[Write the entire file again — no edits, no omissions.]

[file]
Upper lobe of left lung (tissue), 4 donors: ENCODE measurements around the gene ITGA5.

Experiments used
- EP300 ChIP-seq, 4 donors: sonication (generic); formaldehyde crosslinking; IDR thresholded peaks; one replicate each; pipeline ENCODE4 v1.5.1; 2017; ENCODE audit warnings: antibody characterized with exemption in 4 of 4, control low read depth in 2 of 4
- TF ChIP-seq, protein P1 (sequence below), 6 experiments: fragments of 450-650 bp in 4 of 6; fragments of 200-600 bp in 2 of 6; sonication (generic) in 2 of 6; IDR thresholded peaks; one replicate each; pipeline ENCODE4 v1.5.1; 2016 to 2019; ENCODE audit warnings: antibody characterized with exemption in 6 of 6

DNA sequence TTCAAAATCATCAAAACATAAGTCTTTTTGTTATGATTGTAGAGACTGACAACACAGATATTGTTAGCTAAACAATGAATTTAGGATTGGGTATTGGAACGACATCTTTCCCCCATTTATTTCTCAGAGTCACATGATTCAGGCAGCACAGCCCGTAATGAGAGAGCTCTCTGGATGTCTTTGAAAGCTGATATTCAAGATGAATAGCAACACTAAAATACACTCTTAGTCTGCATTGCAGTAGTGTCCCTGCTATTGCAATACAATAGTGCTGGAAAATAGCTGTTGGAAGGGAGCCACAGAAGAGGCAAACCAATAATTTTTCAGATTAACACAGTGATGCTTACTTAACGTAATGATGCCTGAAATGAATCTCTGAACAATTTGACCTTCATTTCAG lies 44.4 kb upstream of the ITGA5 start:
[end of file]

Upper lobe of left lung (tissue), 4 donors: ENCODE measurements around the gene ITGA5.

Experiments used
- EP300 ChIP-seq, 4 donors: sonication (generic); formaldehyde crosslinking; IDR thresholded peaks; one replicate each; pipeline ENCODE4 v1.5.1; 2017; ENCODE audit warnings: antibody characterized with exemption in 4 of 4, control low read depth in 2 of 4
- TF ChIP-seq, protein P1 (sequence below), 6 experiments: fragments of 450-650 bp in 4 of 6; fragments of 200-600 bp in 2 of 6; sonication (generic) in 2 of 6; IDR thresholded peaks; one replicate each; pipeline ENCODE4 v1.5.1; 2016 to 2019; ENCODE audit warnings: antibody characterized with exemption in 6 of 6

DNA sequence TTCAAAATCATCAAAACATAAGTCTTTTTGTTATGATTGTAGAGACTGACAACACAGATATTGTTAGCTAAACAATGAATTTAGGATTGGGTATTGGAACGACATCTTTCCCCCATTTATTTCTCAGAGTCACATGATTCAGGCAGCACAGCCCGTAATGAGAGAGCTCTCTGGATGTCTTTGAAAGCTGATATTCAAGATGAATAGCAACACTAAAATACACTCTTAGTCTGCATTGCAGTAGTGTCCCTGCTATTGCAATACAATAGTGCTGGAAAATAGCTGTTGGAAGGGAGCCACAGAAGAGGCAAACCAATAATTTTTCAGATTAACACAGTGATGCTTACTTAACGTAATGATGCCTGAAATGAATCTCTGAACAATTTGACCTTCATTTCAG lies 44.4 kb upstream of the ITGA5 start: